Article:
The Mets are jam-packed with fantasy options including several top tier positional players. Because of their juggernaut offense, you can count on the hitters to get some RBIs and Runs Scored on average and for their pitchers to post more wins – you only need to look at Steve Trachsel’s fat win total of last season (15) to realize just how many runs this team can score.
Stats are in the format (Average-Home Runs- RBI-Runs-Stolen bases) for hitters and (Record-Earned Run Average-Strikeouts-WHIP) for pitchers. Numbers in brackets () are last season’s numbers.
Jose Reyes (SS): This guy is the NL’s elite shortstop. He’s a single player who contributes in all five categories but is something special when it comes to stealing bases (64 last year). By himself he can keep you competitive in that category while contributing in power (19 home runs last year), runs scored (122). He’s even better in leagues which count extra base hits or triples and he even makes a more than decent showing in RBIs (81), average (.300), and has had an improving OBP.
Carlos Beltran (OF): A true five tool player who had a real breakout season which justified a top 10 overall pick for him and will do so again. Even if he fails to match last years numbers and falls a third short in matching them in 2007 - he’ll still be one of the ten best five tool players in the game. Last years numbers? - .275-41-116-127-18
David Wright (3B): It’s not hyperbole to say that Wright is the best third baseman in the NL and only a handful of AL players are close to him in terms of production. Unlike many of the others however he is a five category contributor who’s capable of as matching or surpassing last year’s total of 20 steals in a season – making him an unheard of 20-20 man at the position (only A-Rod matches that). It’s scary to think that he’s young and that his prime offensive years are yet to come.
Tom Glavine (SP) – Glavine is talking about retiring after this season provided he gets win 300 this year and barring health issues there is absolutely no reason to think that he won’t do it. Certainly his age (41) is a concern but based upon last year’s numbers (15-7-3.82-131-1.33) when he pitched like a pitcher in his prime it’s fair to predict another solid season.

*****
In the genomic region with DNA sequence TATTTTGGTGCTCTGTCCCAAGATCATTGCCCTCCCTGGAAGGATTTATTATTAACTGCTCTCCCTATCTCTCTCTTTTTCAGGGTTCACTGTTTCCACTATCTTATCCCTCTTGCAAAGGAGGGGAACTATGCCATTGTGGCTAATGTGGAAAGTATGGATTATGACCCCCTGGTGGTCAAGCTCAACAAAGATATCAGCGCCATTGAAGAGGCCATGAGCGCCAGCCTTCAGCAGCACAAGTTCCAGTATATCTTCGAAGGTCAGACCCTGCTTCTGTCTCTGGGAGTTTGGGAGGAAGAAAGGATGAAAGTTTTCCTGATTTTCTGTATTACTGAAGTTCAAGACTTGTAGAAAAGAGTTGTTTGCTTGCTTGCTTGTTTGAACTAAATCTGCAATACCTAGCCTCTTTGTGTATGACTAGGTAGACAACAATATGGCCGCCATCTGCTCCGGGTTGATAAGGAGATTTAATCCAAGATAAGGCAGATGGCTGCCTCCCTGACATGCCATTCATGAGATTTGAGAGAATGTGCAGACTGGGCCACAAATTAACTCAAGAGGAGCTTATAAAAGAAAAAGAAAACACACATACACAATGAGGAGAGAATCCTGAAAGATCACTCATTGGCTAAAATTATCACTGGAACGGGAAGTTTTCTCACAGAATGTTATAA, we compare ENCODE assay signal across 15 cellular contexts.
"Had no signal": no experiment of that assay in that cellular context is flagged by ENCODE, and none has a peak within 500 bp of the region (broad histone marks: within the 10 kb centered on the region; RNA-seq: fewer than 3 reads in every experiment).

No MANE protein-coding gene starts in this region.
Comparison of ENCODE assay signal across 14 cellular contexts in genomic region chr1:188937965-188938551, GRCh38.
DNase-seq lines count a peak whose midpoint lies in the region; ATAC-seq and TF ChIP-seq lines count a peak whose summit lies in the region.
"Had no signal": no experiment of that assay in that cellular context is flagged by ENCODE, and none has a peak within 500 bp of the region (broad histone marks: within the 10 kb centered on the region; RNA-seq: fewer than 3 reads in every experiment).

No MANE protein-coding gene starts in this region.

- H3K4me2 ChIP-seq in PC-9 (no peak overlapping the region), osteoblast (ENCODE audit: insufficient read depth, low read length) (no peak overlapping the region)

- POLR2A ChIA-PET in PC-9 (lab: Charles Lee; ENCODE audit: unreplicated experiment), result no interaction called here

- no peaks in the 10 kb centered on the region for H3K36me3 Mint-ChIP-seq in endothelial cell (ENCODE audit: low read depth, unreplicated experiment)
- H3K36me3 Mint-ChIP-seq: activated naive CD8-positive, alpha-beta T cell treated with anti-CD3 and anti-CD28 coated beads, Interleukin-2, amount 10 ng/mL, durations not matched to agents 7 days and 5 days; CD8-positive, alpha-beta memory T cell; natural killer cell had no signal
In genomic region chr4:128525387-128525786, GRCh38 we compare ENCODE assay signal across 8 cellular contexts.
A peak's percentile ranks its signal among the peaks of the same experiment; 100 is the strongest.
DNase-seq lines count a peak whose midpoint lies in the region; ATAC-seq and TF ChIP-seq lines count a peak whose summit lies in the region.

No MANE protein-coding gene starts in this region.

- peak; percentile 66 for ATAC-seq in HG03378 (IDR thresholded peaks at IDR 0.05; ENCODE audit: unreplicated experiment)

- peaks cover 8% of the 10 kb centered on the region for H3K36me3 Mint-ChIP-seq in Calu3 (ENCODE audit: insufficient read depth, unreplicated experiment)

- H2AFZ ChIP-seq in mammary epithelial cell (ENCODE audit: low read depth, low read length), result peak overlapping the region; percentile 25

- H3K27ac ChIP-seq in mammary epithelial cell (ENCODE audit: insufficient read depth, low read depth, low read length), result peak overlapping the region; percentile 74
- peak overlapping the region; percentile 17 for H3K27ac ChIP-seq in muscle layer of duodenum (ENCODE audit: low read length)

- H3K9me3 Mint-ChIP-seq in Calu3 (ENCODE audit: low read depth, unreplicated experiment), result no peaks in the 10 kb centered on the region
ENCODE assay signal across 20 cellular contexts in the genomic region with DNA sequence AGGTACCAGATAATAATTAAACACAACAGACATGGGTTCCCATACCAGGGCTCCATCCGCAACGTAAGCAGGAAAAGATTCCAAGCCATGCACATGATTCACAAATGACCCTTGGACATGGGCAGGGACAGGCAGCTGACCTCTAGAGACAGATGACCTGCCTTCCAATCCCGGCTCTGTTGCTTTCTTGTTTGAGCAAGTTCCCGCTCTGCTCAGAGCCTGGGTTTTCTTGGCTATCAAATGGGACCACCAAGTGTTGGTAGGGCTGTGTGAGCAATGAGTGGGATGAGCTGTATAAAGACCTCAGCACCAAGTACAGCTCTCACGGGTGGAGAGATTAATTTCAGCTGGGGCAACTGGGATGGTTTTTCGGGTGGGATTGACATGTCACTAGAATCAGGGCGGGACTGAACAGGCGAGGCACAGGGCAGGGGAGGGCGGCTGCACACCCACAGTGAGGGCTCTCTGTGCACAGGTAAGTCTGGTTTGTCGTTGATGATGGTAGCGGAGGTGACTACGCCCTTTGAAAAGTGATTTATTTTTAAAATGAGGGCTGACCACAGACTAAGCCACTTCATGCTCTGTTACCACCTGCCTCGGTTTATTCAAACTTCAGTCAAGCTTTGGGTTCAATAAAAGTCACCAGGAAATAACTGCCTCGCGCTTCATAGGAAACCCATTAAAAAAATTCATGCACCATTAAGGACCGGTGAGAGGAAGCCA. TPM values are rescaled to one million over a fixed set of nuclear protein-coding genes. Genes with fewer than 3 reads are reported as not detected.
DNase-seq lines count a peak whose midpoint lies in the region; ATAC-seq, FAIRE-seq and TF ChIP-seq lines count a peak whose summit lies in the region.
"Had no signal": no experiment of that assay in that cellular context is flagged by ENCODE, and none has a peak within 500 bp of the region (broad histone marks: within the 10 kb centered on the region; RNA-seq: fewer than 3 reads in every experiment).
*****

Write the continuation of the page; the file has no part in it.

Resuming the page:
Carlos Delgado (1B) – It’s hard not to like Delgado when it comes to fantasy leagues. He’s been a three category mainstay guy who gets tons of RBI chances and can still crush the ball as well as anyone. He won’t embarrass you in average either. There are first basemen with more power, or better average, but Delgado is consistent and that counts for a lot. Some people may even may a little lower than he’s actually worth, due to Delgado’s missing the first few days of the season due to personal issues. (.265-38-114-89-0)
Paul Lo Duca (C) – Paul’s health is strong going into this season and he wants the Mets to talk extension with him. He’ll speak with his bat as well as via his agent early in the season and with the extra base hitting skill that Jose Reyes has Paul gets a decent number of RBIs for a number two hitter. His lack of power detracts from him but the catching pool is still pretty thin, especially in the NL. He’s probably about the sixth or seventh best fantasy catcher out there, but he starts off really hotly. (.318-5-49-80-3)
Orlando Herandez (SP) – Ordinarily I’d rank “El Duque” a bit lower and call him a third tier pitcher but he’s likely to chalk up five or more extra wins with the Mets offense behind him. That’s a big plus but his age (42) and health will always be a concern. Last season between Arizona and New York he managed a respectable 11-11 record with a 4.66 ERA, 164 Ks and a 1.33 WHIP. Those aren’t ace numbers but they aren’t bad.
Billy Wagner (CL) – Wagner is a top closer but not quite one of the elite. He’ll get plenty of opportunities to put away games but the Mets offense just blows away too many opponents for him to rack up an extraordinary number of saves that being said somewhere between 35-45 are pretty much a given if he can stay healthy.